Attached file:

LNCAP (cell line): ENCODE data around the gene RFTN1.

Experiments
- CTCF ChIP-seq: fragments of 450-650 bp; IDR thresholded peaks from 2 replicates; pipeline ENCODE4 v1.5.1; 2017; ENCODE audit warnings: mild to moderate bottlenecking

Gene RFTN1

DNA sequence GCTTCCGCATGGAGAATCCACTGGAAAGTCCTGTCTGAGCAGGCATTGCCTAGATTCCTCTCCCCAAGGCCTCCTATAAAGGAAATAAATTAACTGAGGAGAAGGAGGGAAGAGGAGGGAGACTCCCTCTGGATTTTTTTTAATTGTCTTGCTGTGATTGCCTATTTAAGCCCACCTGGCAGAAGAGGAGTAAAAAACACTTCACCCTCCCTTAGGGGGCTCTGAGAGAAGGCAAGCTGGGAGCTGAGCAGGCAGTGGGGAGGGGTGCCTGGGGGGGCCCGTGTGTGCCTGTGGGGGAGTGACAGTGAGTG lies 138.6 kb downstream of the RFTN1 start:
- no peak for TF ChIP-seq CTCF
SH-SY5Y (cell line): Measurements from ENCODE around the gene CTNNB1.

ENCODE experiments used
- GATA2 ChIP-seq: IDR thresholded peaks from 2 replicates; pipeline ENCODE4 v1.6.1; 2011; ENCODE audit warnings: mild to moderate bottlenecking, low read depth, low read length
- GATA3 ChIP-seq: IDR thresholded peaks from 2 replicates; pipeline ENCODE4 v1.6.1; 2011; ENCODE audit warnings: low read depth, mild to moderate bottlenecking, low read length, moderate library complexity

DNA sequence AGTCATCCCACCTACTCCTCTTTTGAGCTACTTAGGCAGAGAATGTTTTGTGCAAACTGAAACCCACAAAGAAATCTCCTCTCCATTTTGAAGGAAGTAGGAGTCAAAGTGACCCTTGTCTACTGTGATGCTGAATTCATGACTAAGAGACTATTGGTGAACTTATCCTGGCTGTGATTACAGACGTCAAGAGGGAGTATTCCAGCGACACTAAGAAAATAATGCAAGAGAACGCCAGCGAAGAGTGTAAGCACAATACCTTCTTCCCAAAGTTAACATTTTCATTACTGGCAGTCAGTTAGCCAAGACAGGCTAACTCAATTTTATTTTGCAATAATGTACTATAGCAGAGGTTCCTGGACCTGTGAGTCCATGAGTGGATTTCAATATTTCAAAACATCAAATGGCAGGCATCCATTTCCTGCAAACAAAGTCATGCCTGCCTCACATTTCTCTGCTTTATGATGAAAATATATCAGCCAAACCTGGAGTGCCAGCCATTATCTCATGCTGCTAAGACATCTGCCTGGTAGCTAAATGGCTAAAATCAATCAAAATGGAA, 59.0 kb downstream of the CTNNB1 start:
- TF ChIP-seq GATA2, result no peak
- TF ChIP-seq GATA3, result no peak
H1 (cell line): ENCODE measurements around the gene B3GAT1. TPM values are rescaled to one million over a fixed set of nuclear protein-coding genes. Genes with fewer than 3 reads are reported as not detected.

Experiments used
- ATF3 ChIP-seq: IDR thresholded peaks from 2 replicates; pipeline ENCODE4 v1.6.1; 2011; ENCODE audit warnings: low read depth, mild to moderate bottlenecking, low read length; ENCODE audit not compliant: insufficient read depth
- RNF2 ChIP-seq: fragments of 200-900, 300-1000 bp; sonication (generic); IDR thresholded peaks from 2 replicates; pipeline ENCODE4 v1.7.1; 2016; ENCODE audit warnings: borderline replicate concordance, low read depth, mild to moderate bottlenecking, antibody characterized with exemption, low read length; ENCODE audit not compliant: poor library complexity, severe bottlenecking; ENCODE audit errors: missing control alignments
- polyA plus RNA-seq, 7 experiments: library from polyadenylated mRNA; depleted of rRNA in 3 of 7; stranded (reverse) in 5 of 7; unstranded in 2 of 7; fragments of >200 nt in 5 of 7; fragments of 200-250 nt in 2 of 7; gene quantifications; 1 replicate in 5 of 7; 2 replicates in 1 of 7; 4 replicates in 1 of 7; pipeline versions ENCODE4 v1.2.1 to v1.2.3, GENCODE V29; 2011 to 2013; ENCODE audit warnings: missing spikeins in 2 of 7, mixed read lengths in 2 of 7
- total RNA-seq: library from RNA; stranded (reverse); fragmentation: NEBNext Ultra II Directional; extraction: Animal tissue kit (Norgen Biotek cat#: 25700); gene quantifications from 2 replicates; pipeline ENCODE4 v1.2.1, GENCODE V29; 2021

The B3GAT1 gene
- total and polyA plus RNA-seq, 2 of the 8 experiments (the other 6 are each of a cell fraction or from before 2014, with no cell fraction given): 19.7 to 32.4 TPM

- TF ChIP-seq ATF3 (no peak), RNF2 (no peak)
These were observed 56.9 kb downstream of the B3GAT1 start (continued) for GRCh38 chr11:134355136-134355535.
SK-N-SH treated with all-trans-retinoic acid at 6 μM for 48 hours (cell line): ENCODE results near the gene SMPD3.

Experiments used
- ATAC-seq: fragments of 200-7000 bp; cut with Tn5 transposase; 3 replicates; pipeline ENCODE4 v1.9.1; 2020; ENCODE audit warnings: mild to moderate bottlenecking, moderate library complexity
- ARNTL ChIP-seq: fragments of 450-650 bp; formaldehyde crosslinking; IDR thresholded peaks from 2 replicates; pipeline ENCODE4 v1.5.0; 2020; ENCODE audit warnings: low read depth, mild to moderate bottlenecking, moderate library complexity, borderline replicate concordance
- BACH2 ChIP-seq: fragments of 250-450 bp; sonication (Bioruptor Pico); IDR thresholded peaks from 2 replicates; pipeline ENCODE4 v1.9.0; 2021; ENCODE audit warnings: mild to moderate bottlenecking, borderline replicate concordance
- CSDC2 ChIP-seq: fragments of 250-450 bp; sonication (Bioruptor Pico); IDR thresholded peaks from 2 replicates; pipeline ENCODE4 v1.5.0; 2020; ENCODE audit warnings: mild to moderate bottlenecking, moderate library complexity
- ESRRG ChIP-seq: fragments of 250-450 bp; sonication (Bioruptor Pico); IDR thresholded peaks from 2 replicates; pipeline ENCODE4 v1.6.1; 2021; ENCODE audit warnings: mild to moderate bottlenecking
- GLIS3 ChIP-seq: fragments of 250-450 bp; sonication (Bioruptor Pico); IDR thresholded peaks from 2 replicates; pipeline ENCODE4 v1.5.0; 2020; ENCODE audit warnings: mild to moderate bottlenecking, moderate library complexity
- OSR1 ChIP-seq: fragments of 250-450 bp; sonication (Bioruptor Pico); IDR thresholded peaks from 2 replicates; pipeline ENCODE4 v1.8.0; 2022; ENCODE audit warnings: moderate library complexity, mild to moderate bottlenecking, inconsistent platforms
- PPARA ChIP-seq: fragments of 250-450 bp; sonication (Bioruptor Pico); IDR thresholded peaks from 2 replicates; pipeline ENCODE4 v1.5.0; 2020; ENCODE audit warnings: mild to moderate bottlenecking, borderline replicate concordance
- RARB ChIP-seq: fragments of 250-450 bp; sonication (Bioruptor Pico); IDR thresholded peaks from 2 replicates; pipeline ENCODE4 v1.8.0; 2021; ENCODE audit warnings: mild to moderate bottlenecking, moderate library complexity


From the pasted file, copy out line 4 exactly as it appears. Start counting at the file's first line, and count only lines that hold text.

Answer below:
Gene RFTN1